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I'm recognising quite a few faces from the ARHS crew ushering passengers onto the train. None of them have recognised me... I've only been away from the volunteer work for 6 years though! The train is now departing, on time, assisted by 2 diesel locomotives. They seem to be powering a notch higher than expected; I was hoping the steam would be doing all the work.

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The chase begins...

I'm now to catch the Countrylink (NSW Trainlink? will never get used to that...) Xplorer from Canberra to Sydney. It'll drop me in Goulburn where I'll catch up with some friends and we'll chase further from there. I can see two freighters coming from the west, but it looks as though they'll give way for the passenger train.

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It's here, we're off... the conductor tells me there's no hot water... oh god, I need a coffee. We're dawdling... I assume that the steam is in front and taking it's leisurely time. These seats are comfortable and my lack of sleep catching up. Cold coffee it is... Oh good... No buffet attendant. I keep looking around to see if I know any Canberrans.

I realise that this Xplorer is capable of double SL speed and so we've definitely caught up to the SL and we're dawdling. It seems that the SL would never had a chance of making its path, even with diesel assitance? The SL was built for heavy haulage at moderate speeds... the main south nowadays expected 100+ km/h running. I think the SL is hard-limited to 80 km/h.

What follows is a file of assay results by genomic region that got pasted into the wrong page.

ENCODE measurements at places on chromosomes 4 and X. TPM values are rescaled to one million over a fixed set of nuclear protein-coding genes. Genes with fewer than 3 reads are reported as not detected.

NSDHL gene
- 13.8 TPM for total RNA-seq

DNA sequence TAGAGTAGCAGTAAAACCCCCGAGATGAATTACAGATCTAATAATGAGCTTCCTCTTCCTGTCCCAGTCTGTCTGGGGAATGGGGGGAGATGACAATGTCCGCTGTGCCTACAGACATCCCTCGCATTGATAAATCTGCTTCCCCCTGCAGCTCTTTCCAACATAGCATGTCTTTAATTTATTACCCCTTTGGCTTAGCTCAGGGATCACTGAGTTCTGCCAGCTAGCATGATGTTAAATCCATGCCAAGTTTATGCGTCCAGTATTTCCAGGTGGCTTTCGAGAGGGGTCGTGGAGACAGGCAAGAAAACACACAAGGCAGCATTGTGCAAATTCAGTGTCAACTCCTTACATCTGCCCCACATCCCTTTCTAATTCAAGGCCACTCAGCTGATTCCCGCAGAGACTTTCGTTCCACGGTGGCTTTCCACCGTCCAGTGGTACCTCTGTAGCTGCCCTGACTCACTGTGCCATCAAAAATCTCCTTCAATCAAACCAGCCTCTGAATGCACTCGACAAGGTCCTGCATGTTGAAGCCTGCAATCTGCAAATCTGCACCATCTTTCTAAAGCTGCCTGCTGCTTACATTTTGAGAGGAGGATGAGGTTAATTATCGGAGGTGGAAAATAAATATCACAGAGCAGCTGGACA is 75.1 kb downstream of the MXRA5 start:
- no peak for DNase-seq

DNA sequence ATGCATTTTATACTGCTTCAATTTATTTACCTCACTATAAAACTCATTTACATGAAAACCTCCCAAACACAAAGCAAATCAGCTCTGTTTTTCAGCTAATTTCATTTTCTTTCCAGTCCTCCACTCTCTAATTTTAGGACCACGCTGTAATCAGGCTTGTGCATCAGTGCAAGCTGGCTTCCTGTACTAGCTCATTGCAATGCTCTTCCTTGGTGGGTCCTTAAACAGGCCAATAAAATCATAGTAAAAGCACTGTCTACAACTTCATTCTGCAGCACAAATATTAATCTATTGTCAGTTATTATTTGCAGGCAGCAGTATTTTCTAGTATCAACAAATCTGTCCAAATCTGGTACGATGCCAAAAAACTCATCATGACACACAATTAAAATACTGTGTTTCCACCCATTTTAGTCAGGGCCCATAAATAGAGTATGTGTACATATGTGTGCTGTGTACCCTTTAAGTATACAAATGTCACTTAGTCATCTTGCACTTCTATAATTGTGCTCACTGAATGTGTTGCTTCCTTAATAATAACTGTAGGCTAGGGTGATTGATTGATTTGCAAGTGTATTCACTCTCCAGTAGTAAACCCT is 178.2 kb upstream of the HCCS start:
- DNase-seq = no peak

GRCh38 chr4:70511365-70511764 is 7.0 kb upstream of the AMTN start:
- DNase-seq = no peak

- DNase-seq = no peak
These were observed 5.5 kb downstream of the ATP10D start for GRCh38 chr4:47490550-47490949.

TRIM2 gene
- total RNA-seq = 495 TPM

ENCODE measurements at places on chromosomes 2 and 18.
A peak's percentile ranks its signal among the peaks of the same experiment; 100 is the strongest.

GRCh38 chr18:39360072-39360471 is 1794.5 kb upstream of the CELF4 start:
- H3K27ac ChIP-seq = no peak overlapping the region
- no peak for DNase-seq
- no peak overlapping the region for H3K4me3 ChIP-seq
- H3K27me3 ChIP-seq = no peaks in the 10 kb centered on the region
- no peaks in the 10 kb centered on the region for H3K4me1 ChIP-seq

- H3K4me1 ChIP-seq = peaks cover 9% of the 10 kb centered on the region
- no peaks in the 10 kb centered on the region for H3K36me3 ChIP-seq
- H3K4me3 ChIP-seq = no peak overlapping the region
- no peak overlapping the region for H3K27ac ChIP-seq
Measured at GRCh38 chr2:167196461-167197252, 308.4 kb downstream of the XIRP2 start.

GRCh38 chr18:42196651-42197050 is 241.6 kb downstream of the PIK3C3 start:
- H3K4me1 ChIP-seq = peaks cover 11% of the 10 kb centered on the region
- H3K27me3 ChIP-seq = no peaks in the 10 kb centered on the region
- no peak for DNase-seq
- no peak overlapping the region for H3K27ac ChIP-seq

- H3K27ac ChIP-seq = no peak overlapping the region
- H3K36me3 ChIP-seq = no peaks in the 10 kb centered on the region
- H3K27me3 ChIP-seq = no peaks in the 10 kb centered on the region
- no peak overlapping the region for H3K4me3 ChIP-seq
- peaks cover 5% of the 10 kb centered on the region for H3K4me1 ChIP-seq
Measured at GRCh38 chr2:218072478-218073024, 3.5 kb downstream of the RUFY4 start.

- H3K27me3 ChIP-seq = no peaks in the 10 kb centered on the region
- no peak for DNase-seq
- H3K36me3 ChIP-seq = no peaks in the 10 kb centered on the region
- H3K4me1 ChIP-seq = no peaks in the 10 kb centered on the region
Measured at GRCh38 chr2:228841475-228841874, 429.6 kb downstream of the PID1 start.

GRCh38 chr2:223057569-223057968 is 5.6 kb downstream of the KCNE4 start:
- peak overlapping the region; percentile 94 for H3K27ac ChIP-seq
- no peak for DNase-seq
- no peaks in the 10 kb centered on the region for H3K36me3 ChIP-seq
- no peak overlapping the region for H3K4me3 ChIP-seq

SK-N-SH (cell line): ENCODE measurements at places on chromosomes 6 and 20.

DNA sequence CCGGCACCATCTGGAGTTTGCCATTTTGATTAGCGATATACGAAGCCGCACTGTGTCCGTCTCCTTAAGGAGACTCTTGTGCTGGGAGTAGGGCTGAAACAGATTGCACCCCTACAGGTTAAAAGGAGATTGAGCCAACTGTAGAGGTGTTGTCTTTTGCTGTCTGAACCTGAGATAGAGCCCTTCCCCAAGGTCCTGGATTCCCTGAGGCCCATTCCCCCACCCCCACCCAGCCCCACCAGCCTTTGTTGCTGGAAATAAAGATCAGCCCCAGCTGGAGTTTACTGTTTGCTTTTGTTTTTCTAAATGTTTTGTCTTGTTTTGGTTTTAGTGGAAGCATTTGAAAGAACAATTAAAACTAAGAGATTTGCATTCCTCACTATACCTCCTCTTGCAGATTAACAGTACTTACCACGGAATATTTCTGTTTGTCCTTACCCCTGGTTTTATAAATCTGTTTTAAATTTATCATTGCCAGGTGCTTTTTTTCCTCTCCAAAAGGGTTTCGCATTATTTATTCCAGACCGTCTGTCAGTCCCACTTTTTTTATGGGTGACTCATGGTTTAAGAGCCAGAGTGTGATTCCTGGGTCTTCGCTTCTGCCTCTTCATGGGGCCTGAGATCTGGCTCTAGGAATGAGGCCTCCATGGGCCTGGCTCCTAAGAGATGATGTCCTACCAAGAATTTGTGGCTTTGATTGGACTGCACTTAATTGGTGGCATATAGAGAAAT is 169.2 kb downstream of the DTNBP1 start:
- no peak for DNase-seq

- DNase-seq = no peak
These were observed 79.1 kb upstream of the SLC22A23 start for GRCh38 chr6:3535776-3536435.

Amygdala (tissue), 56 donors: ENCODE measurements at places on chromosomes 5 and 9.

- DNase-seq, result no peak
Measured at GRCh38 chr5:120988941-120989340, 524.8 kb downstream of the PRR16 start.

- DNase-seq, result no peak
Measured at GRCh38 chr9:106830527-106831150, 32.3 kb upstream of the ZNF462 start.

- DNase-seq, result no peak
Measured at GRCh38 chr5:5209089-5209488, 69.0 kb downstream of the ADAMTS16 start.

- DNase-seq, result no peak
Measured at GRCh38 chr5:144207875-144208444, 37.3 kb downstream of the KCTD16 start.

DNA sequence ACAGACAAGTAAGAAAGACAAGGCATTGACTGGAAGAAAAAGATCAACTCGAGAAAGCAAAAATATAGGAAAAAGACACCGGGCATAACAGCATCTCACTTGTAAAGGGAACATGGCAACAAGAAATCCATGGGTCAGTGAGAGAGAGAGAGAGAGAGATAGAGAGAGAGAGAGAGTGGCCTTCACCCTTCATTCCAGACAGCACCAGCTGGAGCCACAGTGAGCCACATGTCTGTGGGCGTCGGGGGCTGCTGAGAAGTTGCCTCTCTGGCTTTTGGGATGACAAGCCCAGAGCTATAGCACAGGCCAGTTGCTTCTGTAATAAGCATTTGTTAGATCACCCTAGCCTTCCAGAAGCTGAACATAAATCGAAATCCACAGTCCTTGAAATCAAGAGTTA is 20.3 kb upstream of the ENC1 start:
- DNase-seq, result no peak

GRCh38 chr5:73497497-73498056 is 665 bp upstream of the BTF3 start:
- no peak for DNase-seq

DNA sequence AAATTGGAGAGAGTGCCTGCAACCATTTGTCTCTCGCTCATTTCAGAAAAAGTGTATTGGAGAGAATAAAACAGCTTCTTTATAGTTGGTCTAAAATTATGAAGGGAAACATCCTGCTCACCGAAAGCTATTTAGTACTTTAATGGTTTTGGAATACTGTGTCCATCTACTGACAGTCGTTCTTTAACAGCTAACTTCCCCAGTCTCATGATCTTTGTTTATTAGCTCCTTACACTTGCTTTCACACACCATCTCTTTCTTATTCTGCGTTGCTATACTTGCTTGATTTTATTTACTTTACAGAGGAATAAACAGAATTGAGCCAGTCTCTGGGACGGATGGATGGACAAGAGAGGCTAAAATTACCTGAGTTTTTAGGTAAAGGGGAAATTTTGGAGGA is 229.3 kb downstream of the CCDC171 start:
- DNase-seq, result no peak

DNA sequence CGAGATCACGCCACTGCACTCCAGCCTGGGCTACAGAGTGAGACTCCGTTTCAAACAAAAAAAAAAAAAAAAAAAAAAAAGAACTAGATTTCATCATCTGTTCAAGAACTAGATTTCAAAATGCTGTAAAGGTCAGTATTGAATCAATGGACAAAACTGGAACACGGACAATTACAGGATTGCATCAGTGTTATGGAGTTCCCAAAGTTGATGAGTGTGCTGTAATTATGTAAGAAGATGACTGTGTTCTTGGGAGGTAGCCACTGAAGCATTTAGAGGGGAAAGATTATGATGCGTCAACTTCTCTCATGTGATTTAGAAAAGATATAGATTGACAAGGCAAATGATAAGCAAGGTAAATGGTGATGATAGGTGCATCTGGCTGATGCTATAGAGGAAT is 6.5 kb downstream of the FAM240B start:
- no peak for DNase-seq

Looking outside, the fog seems to be lifting. Thank the lord... We might get some well-lit shots! Still no buffet attendant...

30 minutes have passed and we now have a Buffet Attendant!! Frowned on for buying chocolate? Hah. I need the sugar.

Another lady asks for a packet of coffee to go with her cold water... His response: "What are you going to do? Chew it?"... Good show.
Meanwhile, I'm finding out the hard way that coffee bags do not work in cold water! It seems that there is no reaction and I'm probably quite close to tearing the bag. Shouldn't matter as usual instant is direct in the water anyway. How very fancy to have coffee in a tea bag?